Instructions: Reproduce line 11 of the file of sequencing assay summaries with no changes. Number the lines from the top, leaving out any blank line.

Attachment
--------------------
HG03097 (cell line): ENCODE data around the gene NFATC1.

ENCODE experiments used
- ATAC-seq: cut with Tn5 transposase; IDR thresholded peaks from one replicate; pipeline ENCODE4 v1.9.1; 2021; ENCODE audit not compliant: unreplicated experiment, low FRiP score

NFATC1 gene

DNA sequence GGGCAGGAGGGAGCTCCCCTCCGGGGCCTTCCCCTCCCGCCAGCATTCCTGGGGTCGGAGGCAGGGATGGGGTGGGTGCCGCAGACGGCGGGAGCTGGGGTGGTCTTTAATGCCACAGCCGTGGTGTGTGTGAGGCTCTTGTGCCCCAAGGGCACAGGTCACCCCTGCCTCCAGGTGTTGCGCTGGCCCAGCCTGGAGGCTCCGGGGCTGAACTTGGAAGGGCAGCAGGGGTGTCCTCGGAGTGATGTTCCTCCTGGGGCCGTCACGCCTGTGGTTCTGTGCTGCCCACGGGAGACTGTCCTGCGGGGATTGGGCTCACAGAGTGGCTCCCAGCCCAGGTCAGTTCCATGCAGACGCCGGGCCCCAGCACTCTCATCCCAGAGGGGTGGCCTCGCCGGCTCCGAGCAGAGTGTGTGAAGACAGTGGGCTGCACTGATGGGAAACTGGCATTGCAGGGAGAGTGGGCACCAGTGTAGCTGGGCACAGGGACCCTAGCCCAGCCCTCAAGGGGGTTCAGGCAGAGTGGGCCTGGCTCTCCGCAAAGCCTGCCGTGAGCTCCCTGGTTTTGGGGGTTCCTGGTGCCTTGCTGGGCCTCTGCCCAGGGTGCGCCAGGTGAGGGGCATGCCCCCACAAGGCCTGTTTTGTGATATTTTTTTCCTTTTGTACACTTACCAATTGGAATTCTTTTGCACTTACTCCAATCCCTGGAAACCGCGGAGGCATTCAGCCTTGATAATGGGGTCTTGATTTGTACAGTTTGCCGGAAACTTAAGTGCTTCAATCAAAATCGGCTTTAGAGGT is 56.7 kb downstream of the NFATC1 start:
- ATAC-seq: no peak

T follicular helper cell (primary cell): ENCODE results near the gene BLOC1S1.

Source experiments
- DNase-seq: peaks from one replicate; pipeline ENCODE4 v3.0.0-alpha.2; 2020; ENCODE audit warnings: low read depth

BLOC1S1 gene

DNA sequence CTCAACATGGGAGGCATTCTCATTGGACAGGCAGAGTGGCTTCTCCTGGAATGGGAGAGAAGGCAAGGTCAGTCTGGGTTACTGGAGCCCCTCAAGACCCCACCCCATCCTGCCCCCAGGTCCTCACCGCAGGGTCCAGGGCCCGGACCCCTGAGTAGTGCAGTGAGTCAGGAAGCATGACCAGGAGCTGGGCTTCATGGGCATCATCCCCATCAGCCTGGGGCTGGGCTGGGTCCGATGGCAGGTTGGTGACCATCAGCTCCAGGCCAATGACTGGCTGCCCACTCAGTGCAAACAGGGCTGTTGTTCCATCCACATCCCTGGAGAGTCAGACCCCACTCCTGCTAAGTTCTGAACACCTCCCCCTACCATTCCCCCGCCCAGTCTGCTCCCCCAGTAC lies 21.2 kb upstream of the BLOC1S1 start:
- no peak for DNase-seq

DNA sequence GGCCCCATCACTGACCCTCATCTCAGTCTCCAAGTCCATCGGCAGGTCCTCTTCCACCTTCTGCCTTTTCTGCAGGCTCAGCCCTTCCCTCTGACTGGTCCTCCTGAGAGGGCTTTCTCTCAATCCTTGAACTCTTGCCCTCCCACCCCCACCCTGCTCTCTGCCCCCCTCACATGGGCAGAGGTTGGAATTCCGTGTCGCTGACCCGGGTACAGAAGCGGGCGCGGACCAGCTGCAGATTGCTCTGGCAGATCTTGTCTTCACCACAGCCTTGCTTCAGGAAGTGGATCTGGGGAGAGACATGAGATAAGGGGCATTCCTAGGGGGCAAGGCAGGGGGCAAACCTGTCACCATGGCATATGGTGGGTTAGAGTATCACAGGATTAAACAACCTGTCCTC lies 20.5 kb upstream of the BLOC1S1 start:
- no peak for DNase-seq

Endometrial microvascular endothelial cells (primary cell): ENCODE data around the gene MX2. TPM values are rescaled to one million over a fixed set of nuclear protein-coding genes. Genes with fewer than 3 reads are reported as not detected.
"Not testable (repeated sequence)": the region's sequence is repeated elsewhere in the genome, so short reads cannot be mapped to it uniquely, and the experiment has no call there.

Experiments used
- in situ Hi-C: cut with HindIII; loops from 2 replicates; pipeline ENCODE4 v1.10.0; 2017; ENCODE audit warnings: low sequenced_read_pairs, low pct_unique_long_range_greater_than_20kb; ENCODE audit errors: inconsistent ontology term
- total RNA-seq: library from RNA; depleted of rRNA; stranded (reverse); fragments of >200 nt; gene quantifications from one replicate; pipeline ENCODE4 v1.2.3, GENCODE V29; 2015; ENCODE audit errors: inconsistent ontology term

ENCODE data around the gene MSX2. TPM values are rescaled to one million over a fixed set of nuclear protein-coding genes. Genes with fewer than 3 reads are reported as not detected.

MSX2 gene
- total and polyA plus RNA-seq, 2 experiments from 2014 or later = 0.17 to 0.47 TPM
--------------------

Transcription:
DNA sequence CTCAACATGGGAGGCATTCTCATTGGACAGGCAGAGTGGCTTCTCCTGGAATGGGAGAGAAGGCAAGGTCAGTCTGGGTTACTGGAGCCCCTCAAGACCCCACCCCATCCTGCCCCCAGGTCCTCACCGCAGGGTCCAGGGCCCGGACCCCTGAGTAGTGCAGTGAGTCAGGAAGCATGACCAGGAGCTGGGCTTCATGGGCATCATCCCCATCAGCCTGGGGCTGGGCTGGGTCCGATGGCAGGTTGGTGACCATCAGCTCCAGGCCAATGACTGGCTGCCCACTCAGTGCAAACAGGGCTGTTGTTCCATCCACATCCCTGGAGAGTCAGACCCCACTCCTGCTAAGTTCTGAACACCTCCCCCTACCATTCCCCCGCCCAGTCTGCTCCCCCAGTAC lies 21.2 kb upstream of the BLOC1S1 start: